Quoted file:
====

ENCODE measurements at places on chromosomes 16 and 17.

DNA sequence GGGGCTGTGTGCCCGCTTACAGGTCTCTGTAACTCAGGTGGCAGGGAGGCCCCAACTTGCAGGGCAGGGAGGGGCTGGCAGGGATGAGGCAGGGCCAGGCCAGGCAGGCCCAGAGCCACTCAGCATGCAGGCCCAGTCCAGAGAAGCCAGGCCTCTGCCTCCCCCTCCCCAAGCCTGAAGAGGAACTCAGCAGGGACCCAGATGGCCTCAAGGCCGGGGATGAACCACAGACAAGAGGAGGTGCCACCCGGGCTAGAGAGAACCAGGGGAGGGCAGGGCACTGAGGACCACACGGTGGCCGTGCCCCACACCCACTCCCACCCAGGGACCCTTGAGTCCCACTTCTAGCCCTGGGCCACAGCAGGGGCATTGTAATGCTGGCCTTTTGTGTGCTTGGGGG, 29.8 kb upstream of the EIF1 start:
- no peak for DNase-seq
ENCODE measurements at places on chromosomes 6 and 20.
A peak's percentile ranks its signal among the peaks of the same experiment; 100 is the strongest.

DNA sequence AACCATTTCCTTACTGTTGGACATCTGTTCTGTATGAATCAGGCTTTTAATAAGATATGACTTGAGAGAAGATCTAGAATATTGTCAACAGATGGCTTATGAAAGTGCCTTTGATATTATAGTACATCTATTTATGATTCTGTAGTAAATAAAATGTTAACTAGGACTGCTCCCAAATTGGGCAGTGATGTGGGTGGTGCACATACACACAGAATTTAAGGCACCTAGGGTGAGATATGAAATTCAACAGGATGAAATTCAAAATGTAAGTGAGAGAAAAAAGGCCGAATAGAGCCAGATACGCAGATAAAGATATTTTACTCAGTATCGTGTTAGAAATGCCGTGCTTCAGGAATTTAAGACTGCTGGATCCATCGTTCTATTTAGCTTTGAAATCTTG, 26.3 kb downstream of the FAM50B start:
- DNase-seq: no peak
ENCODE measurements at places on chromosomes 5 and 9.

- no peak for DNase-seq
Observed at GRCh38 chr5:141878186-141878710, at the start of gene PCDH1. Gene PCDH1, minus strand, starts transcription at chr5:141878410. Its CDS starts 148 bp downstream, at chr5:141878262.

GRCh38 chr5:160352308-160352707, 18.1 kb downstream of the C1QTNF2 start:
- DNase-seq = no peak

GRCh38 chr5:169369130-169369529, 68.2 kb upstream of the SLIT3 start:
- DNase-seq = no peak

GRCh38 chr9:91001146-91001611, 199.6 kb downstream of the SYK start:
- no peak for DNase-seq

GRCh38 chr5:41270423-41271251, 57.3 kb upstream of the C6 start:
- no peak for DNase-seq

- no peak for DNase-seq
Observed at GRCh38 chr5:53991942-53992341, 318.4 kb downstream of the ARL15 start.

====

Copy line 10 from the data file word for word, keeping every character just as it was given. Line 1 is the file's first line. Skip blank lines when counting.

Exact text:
Observed at GRCh38 chr5:141878186-141878710, at the start of gene PCDH1. Gene PCDH1, minus strand, starts transcription at chr5:141878410. Its CDS starts 148 bp downstream, at chr5:141878262.